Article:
It's also hard not to anthropomorphize them. It's easy to call their eyes wise and kind, to diagnose their jaws as slightly underbitten, and to compare their smiles to Tom Hanks's. But this kind of fantasy evidently goes both ways: The calves treat us as if we're big, slow toys to be played with, and the adults are sometimes friendly and sometimes merely tolerant. The older dolphins, who are identifiable by their proliferation of spots, stay off a few meters as the calves, milky white underneath and black on top, zoom in to inspect us. The babies weave between us, and when mama drifts off into the distant blue shadows, they follow. "She's saying 'Stay away from those two-legs,' " someone suggests. " 'You don't know where they've been.' "

Dolphin numbers have been slashed worldwide by fishermen who traditionally followed groups of dolphins to schools of tuna and other fish, then netted and killed the dolphins along with the fish. After a public outcry in the late 1980s, dolphin mortality reportedly dropped from an estimated 150,000 per year to 20,000 per year, thanks to changes in the way the tuna are caught.

There is no net fishery near the Bahamas. The biggest problem the dolphins have is the growing number of tourist boats that anchor in the area. One of them barges into our view, stops, and a crew member starts emitting loud whistles, apparently to attract the dolphins. The dolphins come, stay for a little while, and when they leave, the boat churns after them and dumps about 20 divers into the water. We watch with dismay, but not smugly. We may be smaller and kinder and gentler than the other boat, but aren't we affecting the dolphins as well?

"I'm sure we're influencing them," says Dudzinski, "but it's the dolphins that started interacting with the divers in the early 1960s. They choose to come to this area. We've seen mating; we've seen nursing. If they don't want to be around us, they just take off. There's no way we can keep up with dolphins that don't want to be with us. It's up to them."

They certainly are in control. Some days, they'll swim past the boat a kilometer out and never come in to play. Other days, they'll visit us several times.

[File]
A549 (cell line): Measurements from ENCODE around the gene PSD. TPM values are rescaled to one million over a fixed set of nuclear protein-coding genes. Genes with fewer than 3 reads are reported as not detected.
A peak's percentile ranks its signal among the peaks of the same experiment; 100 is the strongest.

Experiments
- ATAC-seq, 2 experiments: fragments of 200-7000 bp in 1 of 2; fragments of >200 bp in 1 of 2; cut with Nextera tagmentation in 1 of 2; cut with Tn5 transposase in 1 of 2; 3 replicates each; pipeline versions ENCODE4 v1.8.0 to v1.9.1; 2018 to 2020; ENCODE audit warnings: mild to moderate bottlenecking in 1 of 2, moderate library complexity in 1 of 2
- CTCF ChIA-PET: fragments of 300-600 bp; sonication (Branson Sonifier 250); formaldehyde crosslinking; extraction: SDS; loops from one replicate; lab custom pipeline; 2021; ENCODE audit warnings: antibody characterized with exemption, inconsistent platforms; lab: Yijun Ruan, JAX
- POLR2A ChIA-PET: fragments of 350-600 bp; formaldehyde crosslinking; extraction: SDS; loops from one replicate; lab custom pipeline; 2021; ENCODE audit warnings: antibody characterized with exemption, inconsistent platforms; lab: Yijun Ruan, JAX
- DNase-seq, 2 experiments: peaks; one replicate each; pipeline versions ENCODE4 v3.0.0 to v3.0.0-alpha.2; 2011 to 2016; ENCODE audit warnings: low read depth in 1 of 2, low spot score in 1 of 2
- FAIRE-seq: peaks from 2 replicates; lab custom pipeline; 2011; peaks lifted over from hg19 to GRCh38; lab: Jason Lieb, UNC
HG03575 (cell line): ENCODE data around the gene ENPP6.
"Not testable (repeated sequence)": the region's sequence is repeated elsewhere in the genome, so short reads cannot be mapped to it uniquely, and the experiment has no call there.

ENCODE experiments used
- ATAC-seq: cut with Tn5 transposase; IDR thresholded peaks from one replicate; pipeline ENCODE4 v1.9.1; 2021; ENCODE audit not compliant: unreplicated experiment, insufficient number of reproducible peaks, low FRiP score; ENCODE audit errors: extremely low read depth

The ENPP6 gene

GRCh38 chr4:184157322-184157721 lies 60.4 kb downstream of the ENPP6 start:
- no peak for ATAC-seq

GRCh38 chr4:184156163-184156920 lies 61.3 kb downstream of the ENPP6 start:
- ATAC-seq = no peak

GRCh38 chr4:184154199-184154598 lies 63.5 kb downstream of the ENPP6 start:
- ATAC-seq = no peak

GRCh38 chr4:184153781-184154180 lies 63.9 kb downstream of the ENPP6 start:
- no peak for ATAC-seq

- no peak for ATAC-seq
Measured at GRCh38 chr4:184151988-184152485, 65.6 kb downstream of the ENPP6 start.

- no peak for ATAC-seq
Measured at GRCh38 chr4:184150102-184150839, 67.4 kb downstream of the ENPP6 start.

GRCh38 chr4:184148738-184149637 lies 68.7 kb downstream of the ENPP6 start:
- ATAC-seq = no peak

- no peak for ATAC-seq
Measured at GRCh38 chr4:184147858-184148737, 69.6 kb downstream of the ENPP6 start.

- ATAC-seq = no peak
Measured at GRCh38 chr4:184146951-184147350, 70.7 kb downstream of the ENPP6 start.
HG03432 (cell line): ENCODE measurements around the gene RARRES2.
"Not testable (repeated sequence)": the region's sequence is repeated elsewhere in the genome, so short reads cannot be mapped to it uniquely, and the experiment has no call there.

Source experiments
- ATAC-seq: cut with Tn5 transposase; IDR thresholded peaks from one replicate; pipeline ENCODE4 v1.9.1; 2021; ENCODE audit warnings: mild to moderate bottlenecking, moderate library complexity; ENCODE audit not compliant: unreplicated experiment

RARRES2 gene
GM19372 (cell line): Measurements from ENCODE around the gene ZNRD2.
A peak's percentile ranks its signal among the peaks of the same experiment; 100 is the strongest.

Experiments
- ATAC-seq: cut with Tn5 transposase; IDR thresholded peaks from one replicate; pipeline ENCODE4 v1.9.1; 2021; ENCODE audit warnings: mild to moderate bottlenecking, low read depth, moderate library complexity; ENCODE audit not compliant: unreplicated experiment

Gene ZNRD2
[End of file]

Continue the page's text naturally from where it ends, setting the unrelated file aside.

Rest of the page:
One evening, a few dolphins approach the boat. Most of us are unmoved by this—we're relaxing in our dry clothes and watching the sunset. And dusk is an iffy time to swim: It's dinner hour for the sharks. But Skip Alleman, the environmental consultant, is off, swirling away with the dolphins nuzzling and touching him in an amazing exchange that looks like team members congratulating each other after winning a championship. As if they're toasting to a bright future. As if they're waiting for us to lose our long, weak limbs, let our fingers meld together into flippers, and join the, back in the blue water.

Oceanic Society Expeditions runs week-long trips to the Calypso Poet nine times from May to September. The cost is US $1,495, which includes all meals and accommodation aboard the Calypso Poet, the services of a naturalist, and background educational materials. Airfare to Lucaya, Grand Bahama Island, is extra. Participants should have basic swimming and snorkeling skills and should bring their own snorkeling gear. For more information, contact Oceanic Society Expeditions, Fort Mason Center, Building E, San Francisco, California 94123; phone (415) 441-1106; fax (415) 474-3395.

Dolphinswim also offers opportunities to swim with dolphins and whales in their natural environments. The adventure begins in Miami harbor, where you'll take off for the island of Bimini. Contact Dolphinswim via the company's web page or at P.O. Box 8653, Santa Fe, NM 87504, 305-534-4188.

© Photos copyright Corel Corporation. All rights reserved.

Published: 30 Apr 2002 | Last Updated: 15 Sep 2010
Details mentioned in this article were accurate at the time of publication